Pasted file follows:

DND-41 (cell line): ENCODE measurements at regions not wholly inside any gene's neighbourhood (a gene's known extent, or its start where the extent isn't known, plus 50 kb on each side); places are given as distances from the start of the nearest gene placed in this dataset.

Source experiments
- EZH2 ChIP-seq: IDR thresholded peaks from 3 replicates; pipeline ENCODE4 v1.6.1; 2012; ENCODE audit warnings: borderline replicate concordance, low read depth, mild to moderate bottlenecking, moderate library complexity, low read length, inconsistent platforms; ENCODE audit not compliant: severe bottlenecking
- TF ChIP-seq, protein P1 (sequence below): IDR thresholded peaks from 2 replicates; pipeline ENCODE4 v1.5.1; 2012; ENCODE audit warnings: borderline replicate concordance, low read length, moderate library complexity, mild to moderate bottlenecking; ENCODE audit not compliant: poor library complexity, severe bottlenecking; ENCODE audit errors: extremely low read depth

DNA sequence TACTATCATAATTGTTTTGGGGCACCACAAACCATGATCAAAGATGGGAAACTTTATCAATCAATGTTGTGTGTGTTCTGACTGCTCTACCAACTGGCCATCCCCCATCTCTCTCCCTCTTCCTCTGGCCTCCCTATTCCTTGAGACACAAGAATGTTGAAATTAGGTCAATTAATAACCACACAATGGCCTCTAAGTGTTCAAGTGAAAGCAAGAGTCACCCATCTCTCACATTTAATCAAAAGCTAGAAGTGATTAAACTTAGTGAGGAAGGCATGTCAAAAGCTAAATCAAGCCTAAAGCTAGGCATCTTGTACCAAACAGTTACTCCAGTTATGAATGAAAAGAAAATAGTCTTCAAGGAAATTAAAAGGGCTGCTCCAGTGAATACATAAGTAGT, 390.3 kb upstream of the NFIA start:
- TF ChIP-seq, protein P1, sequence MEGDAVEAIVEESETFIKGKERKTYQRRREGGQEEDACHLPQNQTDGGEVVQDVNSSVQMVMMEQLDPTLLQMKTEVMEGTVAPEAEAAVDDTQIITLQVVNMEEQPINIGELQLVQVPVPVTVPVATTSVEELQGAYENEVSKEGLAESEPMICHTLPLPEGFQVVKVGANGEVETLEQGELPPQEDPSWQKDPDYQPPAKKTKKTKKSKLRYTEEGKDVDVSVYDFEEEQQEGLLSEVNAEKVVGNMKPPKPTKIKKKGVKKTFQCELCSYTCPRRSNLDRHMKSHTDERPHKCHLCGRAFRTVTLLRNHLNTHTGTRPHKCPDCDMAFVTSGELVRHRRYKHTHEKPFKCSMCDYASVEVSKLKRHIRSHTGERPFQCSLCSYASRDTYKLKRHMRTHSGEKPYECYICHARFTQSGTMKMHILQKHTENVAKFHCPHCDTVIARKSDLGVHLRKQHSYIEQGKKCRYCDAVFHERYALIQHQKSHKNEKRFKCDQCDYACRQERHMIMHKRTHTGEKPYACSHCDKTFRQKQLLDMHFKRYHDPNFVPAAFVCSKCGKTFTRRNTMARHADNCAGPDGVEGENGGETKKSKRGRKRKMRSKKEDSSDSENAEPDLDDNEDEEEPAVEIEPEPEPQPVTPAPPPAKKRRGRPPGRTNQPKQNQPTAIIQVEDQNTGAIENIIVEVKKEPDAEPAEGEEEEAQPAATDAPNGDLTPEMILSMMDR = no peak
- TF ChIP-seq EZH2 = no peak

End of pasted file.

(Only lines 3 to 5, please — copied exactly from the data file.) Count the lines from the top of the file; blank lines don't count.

- EZH2 ChIP-seq: IDR thresholded peaks from 3 replicates; pipeline ENCODE4 v1.6.1; 2012; ENCODE audit warnings: borderline replicate concordance, low read depth, mild to moderate bottlenecking, moderate library complexity, low read length, inconsistent platforms; ENCODE audit not compliant: severe bottlenecking
- TF ChIP-seq, protein P1 (sequence below): IDR thresholded peaks from 2 replicates; pipeline ENCODE4 v1.5.1; 2012; ENCODE audit warnings: borderline replicate concordance, low read length, moderate library complexity, mild to moderate bottlenecking; ENCODE audit not compliant: poor library complexity, severe bottlenecking; ENCODE audit errors: extremely low read depth

DNA sequence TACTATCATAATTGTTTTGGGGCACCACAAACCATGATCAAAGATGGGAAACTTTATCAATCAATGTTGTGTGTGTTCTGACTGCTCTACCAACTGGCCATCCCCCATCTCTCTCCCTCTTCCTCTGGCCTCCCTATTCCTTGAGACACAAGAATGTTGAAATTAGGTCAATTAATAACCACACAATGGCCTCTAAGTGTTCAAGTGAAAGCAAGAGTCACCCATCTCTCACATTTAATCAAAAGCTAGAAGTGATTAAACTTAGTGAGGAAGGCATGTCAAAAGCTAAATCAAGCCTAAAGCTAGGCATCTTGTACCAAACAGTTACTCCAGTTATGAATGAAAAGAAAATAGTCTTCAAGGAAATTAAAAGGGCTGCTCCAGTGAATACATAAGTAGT, 390.3 kb upstream of the NFIA start: